Uber spells out rules on sex, vomiting and firearms
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Uber is imposing new rules banning behaviour such as contact with someone in cars that breaches its "no sex rule".
New rules coming into force later this month state there must be no physical contact with the driver or fellow riders.
"As our community guidelines make clear, you shouldn't touch or flirt with other people in the car. As a reminder, Uber has a no sex rule. That's no sexual conduct with drivers or fellow riders, no matter what," the company says.
It said that nobody should hit or otherwise hurt a driver or fellow passengers.
Use of inappropriate and abusive language or gestures could also lead to a ban.
"For example, asking overly personal questions, using verbal threats, and making comments or gestures that are aggressive, sexual, discriminatory, or disrespectful."
The San Francisco-based company has been under scrutiny itself over allegations of sexual harassment and discrimination at its corporate office.
In an email sent to New Zealand users today, the company also spells out other reasons why you could lose access to Uber as a rider.
This includes damaging drivers' or other passengers' property. This includes damaging the car, breaking or vandalising a phone, intentionally spilling food or drink, smoking, or vomiting due to excessive alcohol consumption.
Unwanted contact with the driver or fellow passenger after the trip is over could also get you kicked off the app.
This includes texting, calling, or visiting someone in person after a ride has been completed.
"Remember, in Australia and New Zealand you can call and text your driver directly from the Uber app without ever having to share your personal phone number. This means that your phone number stays anonymous and is never given to the driver."
Breaking the local law while using Uber is also a no-no.
This includes bringing open containers of alcohol or drugs into the car, travelling in large groups that exceed the number of seat belts in the car; asking drivers to break local traffic laws such as speed limits, or using Uber to commit a crime, including drug and human trafficking or the sexual exploitation of children.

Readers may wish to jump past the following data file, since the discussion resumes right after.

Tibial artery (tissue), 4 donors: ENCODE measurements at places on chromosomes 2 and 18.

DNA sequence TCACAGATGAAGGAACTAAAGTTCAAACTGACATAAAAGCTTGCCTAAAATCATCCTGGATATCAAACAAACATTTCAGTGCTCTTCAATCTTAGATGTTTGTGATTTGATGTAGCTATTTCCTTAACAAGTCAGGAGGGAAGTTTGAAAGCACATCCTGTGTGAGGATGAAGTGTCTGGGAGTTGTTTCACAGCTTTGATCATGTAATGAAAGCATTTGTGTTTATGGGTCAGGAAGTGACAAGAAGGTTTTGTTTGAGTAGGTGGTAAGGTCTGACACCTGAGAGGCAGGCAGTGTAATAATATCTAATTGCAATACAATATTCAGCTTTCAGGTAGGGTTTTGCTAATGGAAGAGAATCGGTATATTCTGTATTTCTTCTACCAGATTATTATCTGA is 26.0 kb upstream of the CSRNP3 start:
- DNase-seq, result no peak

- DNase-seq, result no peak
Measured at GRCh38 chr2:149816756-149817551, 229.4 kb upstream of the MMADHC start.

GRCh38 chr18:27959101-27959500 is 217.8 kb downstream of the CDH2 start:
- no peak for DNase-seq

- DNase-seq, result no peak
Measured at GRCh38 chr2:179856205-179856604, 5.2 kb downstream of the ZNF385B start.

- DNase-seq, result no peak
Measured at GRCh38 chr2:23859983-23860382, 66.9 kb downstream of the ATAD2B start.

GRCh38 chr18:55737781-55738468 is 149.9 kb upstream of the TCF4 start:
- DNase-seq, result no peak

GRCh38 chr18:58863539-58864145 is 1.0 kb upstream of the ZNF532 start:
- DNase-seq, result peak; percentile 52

Uber prohibits riders and drivers from carrying firearms in a vehicle while using the app. Uber says that if is made aware of these kinds of problem behaviours, it will contact the rider to investigate them.
Depending on the nature of the concern, Uber could put a hold on the account during the investigation.
"If the issues raised are serious or a repeat offence, or you refuse to co-operate, you may lose access to Uber. Any behaviour involving violence, sexual misconduct, harassment, discrimination, or illegal activity while using Uber can result in the immediate loss of access to your account."
Drivers have also been targeted in the crackdown.
While there would be unforeseen events that may lead to deactivation, Uber says the general categories are: quality, fraud, safety and discrimination.
"In developing this policy, we shared our internal processes with a group of drivers in the region and sought their feedback. This policy may be updated from time to time as needed, and we will notify drivers about significant changes."
High cancellation rates count against drivers - Uber says high-quality drivers typically have a low cancellation rate of less than 5 per cent.
Uber's says its mission is to connect riders to transport "as reliable as running water", everywhere for everyone.
'''We do not tolerate discrimination by drivers or riders on our platform.''
Fraudulent activity, safety related breaches and use of drugs and alcohol can lead to bans for drivers.
In general advice to riders and drivers Uber says everyone should be treated with respect.
"It's common courtesy not to shout, swear or slam the car door. And by tidying up after yourself — whether it's taking your trash home or cleaning up a spilled drink — you'll keep the car in good condition and ensure the next person has a pleasant ride too."
A new star rating system will be introduced on September 19.
The ride service began in New Zealand in 2014.
Uber says it has 485,000 active riders and 6500 active drivers here.
- NZ Herald